This indefinable longing for a world without end is deep seated in our hearts, a world where beautiful things endure, and the fire of love and passion never goes out. If this is the case, then why has God subjected His creation to the bondage of decay? Very simply, I believe, because of tragedy. Decay is the only thing that makes tragedy on this planet bearable. It’s not only beautiful things that fade away, it’s the intensity of tragedy that also fades. When the potential for evil entered our world, decay was a necessary mercy. As the old adage goes: Time heals all ills.
Something was needed that would lessen the effect of beauty and meaning in life. Otherwise, those who had suffered tragedy would never recover. Decay is the gift of God to the suffering, so that the pain of tragedy will lessen in intensity over time. But to the rest of us, decay is the curse which slowly strips away our passion and zeal and leaves us only with a dull longing for something more, something indescribable.
The Famine of the Human Dream
Within the heart has been ordained
A notion of the unexplained;
A heart which longs to be set free
In its abandoned destiny;
But lives and wastes its precious years
And seldom sees ‘untrodden spheres!’
For man, his heart hath long been wrecked
And swapped for simple intellect;
‘Twas shattered upon a rock of sin,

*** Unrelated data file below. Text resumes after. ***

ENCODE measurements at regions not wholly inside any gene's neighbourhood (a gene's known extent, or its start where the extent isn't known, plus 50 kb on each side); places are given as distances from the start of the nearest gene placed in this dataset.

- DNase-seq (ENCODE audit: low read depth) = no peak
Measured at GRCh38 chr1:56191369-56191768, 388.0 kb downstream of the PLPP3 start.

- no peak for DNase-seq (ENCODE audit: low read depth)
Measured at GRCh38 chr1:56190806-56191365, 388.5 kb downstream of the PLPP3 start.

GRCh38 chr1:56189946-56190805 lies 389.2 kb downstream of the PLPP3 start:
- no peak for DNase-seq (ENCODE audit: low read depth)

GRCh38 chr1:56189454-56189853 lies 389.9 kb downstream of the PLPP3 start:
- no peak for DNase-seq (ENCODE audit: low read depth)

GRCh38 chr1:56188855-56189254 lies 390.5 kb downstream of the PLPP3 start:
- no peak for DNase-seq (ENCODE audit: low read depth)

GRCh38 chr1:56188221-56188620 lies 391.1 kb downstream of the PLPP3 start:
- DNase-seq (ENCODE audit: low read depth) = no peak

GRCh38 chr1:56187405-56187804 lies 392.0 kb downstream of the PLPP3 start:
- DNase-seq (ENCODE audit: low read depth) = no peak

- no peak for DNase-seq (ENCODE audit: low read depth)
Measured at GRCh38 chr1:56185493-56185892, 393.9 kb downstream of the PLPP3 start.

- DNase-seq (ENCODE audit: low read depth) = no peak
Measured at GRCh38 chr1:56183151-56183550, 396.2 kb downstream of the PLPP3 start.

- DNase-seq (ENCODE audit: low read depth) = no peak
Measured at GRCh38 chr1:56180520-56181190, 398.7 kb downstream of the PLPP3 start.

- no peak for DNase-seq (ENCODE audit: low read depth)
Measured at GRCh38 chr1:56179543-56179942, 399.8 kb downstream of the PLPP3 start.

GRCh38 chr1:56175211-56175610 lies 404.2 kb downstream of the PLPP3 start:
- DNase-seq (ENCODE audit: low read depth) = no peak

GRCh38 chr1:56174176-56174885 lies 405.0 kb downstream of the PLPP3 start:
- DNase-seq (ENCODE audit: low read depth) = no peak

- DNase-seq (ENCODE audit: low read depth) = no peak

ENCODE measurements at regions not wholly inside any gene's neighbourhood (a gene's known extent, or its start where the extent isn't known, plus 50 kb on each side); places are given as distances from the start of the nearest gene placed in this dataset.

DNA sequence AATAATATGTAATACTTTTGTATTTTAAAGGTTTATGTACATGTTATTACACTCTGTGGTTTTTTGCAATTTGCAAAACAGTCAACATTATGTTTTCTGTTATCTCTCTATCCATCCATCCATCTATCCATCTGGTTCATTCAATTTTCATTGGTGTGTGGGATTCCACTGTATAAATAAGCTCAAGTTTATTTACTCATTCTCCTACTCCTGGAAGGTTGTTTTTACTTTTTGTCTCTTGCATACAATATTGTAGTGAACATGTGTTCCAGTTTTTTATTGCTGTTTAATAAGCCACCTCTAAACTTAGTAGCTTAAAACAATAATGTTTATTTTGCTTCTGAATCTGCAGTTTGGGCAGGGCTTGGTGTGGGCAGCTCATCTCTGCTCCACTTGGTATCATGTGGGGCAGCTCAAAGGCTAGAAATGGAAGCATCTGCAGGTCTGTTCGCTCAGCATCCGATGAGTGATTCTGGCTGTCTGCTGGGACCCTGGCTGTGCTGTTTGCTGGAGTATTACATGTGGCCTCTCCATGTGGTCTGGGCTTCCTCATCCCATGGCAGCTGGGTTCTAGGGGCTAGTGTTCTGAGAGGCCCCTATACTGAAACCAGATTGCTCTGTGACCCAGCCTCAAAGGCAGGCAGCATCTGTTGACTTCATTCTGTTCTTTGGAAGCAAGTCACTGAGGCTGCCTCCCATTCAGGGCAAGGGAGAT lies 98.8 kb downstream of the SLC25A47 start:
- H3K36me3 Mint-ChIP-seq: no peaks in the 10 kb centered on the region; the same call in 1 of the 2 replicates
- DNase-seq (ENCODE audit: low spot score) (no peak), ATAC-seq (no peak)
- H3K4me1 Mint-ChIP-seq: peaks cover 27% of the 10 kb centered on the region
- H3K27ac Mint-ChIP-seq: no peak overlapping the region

Ever now to dwell within;
And floating the sea on scattered planks,
It seldom sees once destined banks;
Now e’remore wandering to and fro
Atop the ocean current flow.
Though tries the heart in vain to say
The meaning of this fatal stray
And seeks with all to take away
The ever present slow decay,
Still never able to convey
Those feelings that will never stay.
In vain we seek to find our fate
In a world we overestimate;
In vain we seek to make things last
In a world where all becomes the past.
But man still prospers in his time
Though ponders not his hidden crime;
And kills the passions of the day,
Trading life for meager pay.
But a secret something lives within,
That seeks to show the stains of sin,
That seeks to cure the mundane soul,
And give it life lived to the full.
The famine of the human dream
Still carries this subterranean stream
And we must dig deep down below,
Though deeper now we have to go;
For we have covered the ground above
With futile acts and not with love;
And we have seen our ancient fate
Yet lived the lives we all should hate.
The stream shall come though, do not fret,
Shall find you when your eyes are wet;
Shall find you seldom, this is true,
But oh! to see that marvelous view!
Yet we heed not such reckless words,
Since not oft have we seen or heard,
The heights from which the bell once rung,
And the song all know, which none have sung.